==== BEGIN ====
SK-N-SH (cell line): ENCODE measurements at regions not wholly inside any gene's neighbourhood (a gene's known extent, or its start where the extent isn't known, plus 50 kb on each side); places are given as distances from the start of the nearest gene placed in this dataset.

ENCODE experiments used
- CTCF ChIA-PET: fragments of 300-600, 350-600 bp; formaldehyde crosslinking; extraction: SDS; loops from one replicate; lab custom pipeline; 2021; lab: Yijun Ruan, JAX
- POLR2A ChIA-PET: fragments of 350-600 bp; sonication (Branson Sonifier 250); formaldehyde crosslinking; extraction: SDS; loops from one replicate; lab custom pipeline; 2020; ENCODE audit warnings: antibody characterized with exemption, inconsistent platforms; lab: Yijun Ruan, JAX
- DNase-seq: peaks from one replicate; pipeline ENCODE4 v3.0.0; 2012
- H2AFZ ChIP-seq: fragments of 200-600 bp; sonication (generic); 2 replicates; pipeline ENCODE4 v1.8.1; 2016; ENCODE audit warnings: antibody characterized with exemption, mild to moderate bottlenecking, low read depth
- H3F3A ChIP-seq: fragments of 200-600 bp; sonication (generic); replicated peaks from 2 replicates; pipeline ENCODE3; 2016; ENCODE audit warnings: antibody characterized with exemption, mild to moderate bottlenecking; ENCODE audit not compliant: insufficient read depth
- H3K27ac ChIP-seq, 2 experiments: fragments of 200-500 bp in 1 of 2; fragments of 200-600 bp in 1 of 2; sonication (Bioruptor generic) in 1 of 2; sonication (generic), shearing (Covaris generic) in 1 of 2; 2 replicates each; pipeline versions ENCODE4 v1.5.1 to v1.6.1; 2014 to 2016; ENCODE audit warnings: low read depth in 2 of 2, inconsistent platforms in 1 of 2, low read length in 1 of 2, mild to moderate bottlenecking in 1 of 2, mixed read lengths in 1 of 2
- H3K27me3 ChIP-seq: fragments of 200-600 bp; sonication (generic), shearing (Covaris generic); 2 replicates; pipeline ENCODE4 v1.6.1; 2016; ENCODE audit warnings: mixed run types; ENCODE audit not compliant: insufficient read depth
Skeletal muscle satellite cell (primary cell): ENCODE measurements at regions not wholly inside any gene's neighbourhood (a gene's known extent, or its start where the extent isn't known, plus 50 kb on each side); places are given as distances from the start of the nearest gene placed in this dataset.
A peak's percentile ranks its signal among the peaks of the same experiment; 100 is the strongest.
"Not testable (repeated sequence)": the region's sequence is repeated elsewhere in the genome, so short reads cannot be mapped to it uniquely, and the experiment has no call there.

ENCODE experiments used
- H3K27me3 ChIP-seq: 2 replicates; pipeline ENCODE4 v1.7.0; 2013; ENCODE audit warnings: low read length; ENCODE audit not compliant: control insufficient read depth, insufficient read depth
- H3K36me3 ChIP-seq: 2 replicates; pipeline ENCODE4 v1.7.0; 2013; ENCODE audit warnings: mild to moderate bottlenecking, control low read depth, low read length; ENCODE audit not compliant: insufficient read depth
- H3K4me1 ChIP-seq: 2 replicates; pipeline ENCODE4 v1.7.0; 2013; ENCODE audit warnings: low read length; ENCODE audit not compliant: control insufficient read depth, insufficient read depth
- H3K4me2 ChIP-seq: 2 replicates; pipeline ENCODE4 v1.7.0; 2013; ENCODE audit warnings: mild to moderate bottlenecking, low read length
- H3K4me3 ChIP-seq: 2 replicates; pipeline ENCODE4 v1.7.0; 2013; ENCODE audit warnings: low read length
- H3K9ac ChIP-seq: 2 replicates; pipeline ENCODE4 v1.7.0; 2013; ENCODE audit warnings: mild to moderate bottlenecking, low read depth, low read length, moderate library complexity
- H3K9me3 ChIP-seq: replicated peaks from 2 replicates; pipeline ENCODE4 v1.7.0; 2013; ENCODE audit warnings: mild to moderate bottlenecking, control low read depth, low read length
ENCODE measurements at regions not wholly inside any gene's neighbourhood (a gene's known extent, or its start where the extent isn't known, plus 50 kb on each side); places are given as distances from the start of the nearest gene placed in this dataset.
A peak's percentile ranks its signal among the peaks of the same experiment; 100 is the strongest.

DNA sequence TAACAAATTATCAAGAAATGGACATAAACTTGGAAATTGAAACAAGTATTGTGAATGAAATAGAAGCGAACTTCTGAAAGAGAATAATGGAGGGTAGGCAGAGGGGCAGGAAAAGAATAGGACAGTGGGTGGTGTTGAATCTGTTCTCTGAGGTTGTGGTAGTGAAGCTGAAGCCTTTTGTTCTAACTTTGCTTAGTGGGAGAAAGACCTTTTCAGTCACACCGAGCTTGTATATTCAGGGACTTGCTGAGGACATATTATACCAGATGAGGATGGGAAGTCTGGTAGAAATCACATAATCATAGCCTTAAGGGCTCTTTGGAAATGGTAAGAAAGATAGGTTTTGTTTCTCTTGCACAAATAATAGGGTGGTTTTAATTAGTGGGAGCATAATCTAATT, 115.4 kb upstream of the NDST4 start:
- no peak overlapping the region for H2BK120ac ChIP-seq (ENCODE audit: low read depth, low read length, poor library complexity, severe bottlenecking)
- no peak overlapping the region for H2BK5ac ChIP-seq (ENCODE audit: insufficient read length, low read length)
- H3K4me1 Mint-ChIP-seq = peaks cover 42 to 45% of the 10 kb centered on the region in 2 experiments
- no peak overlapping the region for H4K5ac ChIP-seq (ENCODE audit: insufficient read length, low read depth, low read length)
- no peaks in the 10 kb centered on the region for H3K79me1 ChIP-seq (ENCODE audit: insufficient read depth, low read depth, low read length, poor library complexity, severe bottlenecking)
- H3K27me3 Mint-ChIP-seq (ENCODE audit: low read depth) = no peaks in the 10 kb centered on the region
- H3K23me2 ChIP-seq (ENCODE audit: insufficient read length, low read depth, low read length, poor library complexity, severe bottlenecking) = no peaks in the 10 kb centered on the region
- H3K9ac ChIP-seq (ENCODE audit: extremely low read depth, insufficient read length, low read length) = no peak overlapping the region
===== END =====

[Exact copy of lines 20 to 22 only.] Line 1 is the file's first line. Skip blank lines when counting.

- H3K9me3 ChIP-seq: replicated peaks from 2 replicates; pipeline ENCODE4 v1.7.0; 2013; ENCODE audit warnings: mild to moderate bottlenecking, control low read depth, low read length
ENCODE measurements at regions not wholly inside any gene's neighbourhood (a gene's known extent, or its start where the extent isn't known, plus 50 kb on each side); places are given as distances from the start of the nearest gene placed in this dataset.
A peak's percentile ranks its signal among the peaks of the same experiment; 100 is the strongest.